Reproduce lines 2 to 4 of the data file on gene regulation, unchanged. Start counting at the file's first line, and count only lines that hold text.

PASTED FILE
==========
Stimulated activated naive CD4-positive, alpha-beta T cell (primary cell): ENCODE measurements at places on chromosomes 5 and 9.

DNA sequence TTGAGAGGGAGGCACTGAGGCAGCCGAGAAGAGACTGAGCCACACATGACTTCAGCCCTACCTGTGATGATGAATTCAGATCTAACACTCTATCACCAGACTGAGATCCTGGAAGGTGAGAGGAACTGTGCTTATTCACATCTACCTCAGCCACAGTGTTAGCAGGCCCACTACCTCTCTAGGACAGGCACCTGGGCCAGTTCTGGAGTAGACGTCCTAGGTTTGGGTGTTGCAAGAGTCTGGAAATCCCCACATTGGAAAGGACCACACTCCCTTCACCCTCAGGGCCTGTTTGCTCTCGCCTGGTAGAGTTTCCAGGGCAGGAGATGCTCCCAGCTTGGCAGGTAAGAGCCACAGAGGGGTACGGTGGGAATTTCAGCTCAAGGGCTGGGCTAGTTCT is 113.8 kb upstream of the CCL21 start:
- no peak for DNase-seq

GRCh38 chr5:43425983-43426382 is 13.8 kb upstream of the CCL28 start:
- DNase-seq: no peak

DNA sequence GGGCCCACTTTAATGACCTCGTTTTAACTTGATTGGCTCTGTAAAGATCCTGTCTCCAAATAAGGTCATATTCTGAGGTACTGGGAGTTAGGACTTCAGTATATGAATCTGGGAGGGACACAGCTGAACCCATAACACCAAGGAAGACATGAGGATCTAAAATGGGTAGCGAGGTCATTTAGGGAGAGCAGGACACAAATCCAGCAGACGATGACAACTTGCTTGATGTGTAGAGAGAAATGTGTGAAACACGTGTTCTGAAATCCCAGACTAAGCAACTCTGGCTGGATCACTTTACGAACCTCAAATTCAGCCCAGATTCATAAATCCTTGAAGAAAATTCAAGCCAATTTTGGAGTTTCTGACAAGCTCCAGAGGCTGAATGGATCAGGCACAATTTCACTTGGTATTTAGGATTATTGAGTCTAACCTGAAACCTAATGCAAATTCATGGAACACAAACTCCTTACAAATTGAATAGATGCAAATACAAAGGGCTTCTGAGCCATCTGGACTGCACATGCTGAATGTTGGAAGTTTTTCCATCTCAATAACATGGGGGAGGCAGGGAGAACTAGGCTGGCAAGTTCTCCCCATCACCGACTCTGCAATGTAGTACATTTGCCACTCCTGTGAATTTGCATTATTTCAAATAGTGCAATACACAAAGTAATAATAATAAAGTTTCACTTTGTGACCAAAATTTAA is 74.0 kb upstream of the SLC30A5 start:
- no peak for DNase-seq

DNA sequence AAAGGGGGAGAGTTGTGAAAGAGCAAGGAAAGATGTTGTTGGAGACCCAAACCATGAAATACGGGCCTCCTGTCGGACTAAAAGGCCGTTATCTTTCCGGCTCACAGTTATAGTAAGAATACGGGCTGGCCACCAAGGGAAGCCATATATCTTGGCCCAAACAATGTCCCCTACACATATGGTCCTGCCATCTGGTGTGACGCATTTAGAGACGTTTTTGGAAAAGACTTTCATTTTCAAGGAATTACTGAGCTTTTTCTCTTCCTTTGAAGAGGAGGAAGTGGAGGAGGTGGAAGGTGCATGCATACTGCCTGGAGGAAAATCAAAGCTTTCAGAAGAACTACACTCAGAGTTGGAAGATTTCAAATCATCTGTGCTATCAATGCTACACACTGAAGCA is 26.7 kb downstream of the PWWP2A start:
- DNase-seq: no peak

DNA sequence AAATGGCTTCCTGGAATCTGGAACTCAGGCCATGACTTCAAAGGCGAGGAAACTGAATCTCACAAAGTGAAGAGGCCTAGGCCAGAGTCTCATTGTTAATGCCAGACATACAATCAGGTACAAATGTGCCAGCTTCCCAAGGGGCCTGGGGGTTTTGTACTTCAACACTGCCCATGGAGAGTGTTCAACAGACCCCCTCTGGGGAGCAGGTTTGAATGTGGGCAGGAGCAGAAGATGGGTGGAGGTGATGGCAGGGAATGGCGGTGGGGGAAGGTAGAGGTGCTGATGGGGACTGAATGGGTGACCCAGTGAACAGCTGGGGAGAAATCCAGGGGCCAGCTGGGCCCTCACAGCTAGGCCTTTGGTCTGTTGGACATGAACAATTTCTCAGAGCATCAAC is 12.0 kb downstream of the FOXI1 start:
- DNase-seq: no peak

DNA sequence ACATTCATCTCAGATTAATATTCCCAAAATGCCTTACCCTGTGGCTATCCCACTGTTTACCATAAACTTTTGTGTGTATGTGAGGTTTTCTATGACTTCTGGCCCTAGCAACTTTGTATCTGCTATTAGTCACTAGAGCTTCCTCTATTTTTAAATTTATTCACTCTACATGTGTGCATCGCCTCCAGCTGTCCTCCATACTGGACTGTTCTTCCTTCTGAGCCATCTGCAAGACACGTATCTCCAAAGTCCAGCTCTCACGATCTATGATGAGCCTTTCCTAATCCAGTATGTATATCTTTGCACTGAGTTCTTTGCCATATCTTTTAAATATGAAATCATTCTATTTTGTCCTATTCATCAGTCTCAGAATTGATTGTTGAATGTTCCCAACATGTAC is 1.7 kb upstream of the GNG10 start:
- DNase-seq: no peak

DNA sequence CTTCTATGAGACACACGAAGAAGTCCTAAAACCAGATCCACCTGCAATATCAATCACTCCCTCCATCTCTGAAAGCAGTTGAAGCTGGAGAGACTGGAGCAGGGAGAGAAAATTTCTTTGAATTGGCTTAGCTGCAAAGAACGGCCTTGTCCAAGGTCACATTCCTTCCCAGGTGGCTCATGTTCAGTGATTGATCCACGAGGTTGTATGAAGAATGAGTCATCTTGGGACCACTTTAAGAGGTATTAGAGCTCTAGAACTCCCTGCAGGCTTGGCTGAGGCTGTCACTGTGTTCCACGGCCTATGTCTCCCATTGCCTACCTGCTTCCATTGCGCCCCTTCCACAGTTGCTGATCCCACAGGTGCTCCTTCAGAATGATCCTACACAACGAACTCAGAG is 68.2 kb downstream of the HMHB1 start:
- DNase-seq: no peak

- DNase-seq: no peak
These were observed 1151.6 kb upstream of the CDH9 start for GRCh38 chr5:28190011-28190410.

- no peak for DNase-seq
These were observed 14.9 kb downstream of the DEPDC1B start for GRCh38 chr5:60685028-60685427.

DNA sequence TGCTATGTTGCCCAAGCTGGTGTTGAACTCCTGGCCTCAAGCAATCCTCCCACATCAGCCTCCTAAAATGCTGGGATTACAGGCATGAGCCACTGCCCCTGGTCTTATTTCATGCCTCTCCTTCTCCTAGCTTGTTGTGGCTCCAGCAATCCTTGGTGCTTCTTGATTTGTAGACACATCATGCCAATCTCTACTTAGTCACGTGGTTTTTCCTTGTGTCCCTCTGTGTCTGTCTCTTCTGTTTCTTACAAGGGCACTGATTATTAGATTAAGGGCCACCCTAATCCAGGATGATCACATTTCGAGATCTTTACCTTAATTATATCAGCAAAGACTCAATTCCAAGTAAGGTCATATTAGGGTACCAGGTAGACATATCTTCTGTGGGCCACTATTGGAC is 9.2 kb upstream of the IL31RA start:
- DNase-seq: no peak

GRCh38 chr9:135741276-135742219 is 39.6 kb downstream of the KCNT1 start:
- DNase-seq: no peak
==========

DNA sequence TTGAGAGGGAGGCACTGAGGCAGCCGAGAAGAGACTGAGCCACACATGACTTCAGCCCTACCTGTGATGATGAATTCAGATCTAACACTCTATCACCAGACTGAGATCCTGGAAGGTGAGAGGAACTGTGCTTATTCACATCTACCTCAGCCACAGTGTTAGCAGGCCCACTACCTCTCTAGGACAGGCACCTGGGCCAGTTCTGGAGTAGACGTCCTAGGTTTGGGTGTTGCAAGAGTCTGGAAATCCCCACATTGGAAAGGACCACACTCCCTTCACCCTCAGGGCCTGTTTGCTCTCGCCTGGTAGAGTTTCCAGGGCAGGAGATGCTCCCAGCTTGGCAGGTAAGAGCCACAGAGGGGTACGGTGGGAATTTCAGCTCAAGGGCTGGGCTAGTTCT is 113.8 kb upstream of the CCL21 start:
- no peak for DNase-seq

GRCh38 chr5:43425983-43426382 is 13.8 kb upstream of the CCL28 start: